Work Hours Volatility and Child Poverty: The Potential Mitigating Role of Safety Net Programs. By: Cai, Julie. 2024. Social Forces. Vol. 102 Issue 3, p902-925.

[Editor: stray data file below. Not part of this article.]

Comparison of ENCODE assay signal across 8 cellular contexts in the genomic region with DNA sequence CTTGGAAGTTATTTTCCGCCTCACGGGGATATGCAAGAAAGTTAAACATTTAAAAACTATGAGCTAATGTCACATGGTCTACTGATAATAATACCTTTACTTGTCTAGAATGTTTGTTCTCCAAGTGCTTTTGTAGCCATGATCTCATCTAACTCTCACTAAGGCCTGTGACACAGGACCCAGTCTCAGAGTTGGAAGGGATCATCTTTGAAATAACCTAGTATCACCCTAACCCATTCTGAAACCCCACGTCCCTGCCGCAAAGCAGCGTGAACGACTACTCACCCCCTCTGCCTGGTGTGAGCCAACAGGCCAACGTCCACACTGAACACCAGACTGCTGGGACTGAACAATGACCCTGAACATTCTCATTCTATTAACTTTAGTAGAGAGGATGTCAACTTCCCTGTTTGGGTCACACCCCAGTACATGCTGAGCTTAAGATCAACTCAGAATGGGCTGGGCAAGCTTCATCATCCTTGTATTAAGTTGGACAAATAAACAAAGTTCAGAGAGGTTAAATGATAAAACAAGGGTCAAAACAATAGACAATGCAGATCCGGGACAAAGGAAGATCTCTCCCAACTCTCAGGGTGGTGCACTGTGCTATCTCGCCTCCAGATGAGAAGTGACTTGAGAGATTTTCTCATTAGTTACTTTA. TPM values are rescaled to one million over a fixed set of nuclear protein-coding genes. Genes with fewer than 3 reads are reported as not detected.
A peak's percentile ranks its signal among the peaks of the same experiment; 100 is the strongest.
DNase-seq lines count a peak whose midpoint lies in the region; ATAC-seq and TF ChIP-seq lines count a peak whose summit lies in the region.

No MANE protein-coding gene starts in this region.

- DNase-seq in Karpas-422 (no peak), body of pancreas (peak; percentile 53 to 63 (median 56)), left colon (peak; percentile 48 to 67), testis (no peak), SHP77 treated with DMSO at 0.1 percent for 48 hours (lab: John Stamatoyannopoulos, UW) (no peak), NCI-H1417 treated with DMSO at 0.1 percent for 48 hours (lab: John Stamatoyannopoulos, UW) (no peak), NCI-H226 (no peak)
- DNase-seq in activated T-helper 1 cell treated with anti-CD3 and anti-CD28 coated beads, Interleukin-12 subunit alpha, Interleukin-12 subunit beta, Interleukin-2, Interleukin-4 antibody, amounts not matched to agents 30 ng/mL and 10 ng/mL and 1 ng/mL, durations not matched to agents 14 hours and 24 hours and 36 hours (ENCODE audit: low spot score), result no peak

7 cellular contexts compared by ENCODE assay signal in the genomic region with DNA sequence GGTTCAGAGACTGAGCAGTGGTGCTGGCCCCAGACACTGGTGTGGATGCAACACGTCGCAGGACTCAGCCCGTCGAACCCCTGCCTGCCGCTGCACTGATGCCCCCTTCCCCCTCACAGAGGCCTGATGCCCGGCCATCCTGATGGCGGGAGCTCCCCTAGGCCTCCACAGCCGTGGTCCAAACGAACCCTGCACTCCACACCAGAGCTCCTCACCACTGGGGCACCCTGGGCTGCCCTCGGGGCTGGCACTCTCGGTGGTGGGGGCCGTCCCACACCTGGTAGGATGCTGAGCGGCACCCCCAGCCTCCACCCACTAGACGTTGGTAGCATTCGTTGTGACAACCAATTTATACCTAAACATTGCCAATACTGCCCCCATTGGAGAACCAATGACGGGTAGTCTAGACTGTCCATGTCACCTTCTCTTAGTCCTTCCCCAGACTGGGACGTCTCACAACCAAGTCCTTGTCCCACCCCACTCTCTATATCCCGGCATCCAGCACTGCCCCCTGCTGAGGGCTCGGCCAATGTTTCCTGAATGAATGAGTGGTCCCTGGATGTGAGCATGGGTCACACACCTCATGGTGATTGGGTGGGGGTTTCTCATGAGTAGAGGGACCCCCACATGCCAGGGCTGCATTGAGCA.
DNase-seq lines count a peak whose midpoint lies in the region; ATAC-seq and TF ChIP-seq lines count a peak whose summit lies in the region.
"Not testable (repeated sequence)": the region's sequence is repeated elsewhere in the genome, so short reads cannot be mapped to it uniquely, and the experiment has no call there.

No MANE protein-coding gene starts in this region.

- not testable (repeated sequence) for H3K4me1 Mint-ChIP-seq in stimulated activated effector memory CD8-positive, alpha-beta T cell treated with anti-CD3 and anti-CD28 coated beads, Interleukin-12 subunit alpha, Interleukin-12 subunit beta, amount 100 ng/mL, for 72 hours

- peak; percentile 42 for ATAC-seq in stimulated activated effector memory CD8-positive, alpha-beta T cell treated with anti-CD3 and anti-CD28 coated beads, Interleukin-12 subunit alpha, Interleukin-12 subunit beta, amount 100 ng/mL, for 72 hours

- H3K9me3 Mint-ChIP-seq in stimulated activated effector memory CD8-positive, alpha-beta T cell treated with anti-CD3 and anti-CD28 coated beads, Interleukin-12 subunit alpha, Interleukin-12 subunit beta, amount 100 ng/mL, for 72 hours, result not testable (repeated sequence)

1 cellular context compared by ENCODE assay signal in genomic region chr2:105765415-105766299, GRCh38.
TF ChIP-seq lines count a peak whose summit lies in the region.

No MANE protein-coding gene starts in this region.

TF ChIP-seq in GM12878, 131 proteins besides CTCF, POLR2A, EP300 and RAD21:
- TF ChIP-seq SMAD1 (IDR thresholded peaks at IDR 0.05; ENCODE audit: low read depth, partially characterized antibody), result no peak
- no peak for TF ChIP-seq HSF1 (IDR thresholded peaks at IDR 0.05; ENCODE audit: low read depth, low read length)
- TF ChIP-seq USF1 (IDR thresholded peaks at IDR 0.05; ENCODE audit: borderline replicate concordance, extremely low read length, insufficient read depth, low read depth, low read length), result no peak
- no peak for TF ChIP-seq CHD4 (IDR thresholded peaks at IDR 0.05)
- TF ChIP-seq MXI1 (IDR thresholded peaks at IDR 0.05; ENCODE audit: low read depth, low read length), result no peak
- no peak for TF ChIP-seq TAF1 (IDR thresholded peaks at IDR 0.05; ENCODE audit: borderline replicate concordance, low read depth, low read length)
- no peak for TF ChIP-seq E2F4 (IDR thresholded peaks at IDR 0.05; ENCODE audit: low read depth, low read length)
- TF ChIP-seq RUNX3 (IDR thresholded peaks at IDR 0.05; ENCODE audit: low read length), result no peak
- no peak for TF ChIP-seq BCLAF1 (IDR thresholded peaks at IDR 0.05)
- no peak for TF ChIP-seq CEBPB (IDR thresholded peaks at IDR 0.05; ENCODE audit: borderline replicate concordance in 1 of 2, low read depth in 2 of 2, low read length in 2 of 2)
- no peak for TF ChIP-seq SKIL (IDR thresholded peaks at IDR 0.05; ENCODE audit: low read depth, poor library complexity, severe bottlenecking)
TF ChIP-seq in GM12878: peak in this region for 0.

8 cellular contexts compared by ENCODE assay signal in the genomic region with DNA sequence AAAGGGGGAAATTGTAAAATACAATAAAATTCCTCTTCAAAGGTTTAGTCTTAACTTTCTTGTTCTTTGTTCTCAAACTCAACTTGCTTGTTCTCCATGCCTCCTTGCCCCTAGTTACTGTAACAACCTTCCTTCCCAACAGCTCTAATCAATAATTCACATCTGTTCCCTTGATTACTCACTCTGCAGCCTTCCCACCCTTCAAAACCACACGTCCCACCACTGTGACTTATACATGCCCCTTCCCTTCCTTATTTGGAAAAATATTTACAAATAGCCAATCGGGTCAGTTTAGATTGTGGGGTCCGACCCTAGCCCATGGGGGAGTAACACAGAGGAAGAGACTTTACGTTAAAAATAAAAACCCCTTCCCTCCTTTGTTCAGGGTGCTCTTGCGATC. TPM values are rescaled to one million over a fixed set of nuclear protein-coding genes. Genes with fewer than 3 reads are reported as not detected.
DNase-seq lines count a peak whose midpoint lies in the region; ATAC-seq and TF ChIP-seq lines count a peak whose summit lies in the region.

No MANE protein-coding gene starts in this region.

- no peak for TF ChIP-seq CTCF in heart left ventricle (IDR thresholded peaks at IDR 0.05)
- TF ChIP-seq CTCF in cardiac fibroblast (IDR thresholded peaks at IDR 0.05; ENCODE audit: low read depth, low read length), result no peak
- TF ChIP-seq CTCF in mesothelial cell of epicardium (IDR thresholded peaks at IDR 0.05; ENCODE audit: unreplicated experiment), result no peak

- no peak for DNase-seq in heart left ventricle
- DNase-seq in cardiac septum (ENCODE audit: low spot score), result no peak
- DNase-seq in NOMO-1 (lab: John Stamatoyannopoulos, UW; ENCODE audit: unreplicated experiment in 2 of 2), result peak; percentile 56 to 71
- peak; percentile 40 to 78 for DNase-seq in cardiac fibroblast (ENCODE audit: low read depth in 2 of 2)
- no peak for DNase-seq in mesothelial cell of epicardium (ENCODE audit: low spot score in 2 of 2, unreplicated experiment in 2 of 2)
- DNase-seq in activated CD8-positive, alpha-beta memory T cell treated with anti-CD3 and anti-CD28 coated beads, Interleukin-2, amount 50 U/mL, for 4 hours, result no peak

Despite established links among persistent unemployment, low wages, and children’s economic well-being, social scientists have yet to document how variability in work hours is linked to child poverty. Our knowledge of the safety net’s heterogeneous responses to work-hour instability is also limited. This is of critical importance for scholars and policymakers. Using nationally representative data collected every 4 months, this paper examines how intra-year work-hour volatility is related to child poverty, measured through both the official poverty measure (OPM) and the supplemental poverty measure (SPM). It further assesses varying degrees of buffering effects of cash, in-kind benefits, and tax transfers on income in the context of work-hour volatility. Results indicate that more than one in four households (26%) facing the greatest volatility lived under the poverty line. Black and Hispanic children, as well as those living with unpartnered single mothers, faced substantially higher variability in household market hours worked. Hispanic children experienced not only greater volatility in their caregivers’ work hours but also higher poverty level, even after taking government programs into account. In-kind benefits are more effective in buffering household income declines resulting from unstable work hours, followed by tax transfers and cash benefits. The effectiveness of near-cash benefits is particularly salient among Black children and children of single mothers. These results provide new evidence to inform policy discussions surrounding the best ways to help socioeconomically disadvantaged families to retain benefits and smooth their income in the face of frequent variation in work hours and, thus, earnings.